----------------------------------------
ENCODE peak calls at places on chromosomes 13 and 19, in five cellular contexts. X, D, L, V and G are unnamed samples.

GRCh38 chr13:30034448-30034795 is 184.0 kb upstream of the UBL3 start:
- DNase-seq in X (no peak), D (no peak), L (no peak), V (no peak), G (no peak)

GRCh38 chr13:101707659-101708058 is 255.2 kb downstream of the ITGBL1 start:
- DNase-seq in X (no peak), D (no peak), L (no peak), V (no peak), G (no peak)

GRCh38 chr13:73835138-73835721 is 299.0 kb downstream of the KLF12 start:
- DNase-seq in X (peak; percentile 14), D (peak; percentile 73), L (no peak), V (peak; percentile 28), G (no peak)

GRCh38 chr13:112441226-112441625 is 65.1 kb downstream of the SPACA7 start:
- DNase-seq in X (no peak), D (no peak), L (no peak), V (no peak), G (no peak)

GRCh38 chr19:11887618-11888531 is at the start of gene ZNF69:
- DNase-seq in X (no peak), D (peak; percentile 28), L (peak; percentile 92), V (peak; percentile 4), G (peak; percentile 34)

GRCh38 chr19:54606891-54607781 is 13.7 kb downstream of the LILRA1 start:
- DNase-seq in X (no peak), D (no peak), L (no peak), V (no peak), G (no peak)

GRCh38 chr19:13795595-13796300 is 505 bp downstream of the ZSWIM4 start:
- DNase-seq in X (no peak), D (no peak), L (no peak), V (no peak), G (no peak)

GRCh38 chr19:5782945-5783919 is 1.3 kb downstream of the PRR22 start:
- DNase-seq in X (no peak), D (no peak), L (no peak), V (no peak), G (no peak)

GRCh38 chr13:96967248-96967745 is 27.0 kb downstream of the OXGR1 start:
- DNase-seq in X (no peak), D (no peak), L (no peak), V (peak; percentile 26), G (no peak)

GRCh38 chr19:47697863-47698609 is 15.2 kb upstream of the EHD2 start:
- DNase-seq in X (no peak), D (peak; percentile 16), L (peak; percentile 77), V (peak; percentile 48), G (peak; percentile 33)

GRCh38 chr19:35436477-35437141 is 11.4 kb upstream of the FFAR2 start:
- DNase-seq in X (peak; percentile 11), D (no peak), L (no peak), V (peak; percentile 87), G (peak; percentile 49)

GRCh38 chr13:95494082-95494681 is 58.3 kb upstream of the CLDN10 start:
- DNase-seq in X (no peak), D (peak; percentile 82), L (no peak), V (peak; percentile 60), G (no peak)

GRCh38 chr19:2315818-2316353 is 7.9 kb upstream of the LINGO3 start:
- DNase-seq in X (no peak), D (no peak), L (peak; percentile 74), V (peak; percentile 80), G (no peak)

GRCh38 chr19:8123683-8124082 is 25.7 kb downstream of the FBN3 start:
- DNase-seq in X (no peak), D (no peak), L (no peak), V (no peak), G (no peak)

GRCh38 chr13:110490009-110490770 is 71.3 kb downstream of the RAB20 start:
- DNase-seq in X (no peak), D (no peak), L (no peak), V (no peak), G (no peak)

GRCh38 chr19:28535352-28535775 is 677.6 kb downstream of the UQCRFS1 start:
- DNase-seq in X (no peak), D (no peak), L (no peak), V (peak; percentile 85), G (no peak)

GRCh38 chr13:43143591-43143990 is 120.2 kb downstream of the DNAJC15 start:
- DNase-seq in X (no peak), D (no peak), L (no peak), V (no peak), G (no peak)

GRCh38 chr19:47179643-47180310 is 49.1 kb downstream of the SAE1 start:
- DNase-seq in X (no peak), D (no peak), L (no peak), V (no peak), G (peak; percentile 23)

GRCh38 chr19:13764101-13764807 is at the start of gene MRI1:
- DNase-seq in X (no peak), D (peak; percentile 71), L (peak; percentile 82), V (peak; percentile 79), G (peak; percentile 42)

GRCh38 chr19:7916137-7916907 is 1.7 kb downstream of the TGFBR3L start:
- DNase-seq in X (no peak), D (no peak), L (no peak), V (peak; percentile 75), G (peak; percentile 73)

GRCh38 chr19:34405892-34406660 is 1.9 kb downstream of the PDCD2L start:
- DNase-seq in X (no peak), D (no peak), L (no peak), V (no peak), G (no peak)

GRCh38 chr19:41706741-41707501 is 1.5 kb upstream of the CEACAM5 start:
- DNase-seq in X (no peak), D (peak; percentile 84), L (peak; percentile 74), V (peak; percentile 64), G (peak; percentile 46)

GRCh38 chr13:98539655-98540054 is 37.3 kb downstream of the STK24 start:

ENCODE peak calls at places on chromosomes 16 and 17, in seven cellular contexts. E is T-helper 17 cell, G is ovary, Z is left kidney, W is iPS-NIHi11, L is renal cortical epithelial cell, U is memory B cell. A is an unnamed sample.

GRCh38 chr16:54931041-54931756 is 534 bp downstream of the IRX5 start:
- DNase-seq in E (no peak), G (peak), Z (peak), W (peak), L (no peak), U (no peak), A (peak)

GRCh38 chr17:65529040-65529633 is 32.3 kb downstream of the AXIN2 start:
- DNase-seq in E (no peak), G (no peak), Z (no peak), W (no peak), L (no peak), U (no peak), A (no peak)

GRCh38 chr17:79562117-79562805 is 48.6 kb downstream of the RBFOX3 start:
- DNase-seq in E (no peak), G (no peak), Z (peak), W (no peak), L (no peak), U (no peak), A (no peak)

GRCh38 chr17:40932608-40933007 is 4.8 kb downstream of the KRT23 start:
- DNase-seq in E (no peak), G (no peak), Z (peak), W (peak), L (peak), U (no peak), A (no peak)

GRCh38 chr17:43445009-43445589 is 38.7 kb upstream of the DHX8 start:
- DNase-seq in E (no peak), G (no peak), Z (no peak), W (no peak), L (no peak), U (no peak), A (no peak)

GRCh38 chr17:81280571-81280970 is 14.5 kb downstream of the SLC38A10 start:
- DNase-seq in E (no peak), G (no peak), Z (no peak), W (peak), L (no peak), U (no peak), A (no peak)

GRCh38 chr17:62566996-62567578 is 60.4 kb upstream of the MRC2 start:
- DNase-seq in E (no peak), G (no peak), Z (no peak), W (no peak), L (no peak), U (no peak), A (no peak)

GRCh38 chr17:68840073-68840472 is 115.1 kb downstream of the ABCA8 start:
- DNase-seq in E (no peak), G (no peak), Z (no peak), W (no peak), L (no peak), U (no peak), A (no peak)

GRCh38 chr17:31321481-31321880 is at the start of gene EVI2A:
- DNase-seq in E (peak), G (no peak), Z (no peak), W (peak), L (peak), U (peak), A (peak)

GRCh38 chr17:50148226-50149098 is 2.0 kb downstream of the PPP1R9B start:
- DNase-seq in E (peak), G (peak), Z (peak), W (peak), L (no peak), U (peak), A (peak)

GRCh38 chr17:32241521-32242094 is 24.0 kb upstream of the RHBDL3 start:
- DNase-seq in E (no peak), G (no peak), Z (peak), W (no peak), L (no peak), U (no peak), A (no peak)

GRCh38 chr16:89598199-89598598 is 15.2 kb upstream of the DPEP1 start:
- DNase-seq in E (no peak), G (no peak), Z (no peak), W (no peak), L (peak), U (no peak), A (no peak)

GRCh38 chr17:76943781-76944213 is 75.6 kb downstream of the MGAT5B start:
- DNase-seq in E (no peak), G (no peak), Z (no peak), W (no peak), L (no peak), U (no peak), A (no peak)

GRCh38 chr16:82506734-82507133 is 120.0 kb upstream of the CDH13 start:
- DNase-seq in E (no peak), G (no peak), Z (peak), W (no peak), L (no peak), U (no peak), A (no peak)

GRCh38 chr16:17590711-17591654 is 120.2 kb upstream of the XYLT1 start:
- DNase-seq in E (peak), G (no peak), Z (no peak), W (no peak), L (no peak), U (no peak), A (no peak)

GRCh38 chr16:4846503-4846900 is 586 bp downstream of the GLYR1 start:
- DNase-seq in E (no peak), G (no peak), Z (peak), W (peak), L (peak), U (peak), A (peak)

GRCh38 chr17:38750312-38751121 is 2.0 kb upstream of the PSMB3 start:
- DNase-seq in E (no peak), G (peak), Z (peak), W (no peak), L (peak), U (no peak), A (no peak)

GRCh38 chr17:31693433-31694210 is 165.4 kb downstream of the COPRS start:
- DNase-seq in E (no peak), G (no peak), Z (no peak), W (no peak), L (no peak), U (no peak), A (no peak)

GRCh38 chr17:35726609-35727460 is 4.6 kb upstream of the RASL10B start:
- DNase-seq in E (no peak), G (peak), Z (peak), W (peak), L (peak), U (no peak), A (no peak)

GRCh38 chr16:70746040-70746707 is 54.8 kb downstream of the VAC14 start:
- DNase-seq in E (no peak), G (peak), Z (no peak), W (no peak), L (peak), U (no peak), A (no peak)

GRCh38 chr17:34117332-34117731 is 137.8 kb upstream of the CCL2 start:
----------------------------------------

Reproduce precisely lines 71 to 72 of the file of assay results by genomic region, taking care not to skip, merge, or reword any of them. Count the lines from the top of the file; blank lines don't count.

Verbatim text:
- DNase-seq in E (no peak), G (no peak), Z (no peak), W (no peak), L (peak), U (no peak), A (no peak)

GRCh38 chr17:76943781-76944213 is 75.6 kb downstream of the MGAT5B start: